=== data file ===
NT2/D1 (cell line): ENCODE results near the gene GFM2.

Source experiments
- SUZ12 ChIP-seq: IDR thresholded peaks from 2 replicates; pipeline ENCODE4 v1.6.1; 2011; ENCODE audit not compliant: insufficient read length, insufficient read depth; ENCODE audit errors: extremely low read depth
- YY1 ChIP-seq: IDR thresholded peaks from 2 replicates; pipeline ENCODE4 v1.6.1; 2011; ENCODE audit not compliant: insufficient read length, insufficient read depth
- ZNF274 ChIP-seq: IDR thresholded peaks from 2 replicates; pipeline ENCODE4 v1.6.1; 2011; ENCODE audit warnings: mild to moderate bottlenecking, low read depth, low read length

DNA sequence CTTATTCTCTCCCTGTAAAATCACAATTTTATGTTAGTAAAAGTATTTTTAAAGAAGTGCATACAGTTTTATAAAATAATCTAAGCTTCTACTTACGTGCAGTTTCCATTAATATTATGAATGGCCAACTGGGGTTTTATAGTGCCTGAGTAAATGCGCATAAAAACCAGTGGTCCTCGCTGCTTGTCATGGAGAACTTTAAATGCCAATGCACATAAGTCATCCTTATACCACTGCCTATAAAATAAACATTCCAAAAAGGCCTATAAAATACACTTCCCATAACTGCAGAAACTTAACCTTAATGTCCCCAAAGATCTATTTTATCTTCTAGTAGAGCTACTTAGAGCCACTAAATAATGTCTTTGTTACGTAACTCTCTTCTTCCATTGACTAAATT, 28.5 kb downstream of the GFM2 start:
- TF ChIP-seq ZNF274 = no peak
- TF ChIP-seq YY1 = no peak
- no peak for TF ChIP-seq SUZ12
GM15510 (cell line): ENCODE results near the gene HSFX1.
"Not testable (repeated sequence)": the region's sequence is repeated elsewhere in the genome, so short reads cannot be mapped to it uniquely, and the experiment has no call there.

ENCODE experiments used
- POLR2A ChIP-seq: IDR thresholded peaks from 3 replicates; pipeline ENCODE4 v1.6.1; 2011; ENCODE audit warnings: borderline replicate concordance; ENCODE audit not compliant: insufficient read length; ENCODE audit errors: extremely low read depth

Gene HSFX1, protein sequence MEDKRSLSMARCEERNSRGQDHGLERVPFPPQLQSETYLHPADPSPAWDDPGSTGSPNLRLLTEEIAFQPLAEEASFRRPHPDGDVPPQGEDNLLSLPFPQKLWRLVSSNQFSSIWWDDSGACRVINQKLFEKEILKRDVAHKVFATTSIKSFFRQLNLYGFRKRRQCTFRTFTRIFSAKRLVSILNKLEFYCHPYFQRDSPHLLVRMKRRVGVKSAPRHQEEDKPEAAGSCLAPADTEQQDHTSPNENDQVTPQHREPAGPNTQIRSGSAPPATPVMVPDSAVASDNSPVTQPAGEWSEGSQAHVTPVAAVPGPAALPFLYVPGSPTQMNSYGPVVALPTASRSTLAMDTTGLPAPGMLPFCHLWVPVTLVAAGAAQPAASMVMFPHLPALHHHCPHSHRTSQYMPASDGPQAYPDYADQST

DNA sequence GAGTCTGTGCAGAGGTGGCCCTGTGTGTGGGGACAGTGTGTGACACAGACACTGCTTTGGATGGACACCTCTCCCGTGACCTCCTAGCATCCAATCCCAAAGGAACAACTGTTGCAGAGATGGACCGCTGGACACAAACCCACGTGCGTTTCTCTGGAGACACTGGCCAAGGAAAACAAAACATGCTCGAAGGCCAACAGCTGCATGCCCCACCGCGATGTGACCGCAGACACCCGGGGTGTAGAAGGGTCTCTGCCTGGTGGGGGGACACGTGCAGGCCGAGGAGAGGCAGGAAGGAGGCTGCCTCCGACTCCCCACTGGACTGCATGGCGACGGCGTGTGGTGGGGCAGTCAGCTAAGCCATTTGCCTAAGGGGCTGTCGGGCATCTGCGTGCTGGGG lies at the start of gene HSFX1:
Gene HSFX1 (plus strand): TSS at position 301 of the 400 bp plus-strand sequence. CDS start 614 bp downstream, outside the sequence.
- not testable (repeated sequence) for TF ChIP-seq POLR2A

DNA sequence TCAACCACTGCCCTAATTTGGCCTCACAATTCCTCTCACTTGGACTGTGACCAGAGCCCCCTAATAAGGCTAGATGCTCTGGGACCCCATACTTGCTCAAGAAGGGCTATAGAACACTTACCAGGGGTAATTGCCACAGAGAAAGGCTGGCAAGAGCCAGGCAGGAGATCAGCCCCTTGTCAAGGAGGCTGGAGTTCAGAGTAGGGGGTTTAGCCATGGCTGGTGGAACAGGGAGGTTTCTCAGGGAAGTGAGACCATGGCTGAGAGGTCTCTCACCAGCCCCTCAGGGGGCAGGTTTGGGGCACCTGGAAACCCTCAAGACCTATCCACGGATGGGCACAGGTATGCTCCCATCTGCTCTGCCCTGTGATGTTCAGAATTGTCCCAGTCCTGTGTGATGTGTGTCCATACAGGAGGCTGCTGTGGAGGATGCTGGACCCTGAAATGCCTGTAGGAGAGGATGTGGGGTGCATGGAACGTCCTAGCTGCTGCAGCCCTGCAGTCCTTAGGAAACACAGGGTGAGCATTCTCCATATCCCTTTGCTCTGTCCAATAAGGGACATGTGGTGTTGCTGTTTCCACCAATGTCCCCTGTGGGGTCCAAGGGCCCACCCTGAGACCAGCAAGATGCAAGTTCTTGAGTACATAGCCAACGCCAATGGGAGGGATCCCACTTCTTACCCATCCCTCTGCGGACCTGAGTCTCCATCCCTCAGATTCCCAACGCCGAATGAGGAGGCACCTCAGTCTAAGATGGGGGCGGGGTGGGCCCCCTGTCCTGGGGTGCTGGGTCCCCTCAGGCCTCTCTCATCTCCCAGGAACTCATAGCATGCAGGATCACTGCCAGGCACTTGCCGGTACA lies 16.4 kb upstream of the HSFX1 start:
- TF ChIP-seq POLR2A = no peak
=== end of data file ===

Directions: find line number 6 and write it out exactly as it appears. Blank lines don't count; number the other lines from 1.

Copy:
DNA sequence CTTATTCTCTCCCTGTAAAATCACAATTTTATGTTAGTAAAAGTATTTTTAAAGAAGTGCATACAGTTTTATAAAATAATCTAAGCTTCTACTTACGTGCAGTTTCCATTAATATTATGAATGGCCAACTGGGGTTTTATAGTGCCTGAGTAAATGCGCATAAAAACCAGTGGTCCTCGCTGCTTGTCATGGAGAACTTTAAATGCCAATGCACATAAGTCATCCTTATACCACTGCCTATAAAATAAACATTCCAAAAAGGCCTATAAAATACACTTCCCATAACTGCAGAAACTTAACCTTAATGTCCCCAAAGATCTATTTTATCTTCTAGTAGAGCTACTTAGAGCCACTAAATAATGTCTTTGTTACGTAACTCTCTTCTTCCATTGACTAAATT, 28.5 kb downstream of the GFM2 start: